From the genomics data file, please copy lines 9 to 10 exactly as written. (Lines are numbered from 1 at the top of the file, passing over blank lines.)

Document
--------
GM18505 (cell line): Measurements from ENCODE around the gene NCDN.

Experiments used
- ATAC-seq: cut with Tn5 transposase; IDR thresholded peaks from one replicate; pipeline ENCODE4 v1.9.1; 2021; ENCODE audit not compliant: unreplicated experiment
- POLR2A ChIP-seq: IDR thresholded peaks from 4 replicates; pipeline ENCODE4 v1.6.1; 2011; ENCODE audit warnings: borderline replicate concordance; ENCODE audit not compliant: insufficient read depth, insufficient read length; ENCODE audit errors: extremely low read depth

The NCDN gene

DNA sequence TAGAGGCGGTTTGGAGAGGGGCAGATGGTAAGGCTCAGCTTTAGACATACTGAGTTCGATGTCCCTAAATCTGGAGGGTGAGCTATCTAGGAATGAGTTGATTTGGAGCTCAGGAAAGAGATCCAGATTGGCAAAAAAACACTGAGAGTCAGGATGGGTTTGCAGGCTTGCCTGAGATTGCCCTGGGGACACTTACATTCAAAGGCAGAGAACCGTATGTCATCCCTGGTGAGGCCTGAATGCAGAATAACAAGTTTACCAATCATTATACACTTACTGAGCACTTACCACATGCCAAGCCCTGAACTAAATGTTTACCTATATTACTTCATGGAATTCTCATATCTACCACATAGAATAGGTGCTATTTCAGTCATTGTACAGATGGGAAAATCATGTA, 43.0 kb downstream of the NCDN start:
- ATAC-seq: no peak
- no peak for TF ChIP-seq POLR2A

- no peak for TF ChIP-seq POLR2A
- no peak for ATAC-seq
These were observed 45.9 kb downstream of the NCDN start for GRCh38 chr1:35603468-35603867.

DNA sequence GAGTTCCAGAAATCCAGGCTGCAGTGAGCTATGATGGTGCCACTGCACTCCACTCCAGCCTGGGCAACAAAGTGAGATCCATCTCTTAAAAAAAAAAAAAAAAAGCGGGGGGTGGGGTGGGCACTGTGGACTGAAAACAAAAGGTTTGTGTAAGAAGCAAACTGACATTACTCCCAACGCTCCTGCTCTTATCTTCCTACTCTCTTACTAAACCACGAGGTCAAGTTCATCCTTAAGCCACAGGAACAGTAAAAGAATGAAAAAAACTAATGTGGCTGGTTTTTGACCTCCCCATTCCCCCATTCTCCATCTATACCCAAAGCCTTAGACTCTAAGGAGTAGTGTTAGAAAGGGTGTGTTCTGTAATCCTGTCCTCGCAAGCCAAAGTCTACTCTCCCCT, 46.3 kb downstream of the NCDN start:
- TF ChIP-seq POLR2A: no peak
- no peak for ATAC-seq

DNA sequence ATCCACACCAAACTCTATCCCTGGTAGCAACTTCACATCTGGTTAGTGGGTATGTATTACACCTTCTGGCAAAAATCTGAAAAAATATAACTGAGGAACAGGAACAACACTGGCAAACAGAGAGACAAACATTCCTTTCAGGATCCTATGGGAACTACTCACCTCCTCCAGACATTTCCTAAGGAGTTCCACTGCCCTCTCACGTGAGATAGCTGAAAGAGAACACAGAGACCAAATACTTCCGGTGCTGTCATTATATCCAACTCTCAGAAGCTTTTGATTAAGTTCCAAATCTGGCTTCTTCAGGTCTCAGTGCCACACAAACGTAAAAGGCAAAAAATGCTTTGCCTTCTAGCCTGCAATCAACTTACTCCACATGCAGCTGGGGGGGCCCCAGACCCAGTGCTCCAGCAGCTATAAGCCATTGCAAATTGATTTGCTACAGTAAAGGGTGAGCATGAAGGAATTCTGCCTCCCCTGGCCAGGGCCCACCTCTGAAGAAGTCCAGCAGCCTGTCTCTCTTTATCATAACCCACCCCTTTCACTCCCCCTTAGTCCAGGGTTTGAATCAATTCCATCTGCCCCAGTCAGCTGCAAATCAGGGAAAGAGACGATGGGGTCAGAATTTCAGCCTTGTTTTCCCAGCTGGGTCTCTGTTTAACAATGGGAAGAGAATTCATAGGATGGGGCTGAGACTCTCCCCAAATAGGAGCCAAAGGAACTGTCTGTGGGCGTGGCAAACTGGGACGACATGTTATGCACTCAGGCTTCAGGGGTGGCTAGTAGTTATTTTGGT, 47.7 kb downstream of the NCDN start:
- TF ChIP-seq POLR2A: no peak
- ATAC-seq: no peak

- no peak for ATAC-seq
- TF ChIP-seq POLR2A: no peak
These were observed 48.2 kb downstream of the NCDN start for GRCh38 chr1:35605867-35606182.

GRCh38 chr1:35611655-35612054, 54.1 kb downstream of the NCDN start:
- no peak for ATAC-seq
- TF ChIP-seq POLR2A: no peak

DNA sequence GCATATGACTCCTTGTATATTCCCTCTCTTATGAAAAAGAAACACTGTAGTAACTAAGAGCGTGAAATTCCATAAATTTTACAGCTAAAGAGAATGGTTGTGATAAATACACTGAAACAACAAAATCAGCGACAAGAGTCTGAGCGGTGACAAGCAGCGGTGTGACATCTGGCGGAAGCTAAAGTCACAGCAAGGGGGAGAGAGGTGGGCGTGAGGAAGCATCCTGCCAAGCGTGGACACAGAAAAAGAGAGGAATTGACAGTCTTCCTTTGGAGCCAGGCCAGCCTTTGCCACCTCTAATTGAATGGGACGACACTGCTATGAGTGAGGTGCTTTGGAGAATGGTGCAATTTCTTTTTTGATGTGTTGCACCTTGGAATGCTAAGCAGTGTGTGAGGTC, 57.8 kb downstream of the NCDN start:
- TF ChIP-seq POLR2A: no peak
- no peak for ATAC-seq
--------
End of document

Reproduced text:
- no peak for TF ChIP-seq POLR2A
- no peak for ATAC-seq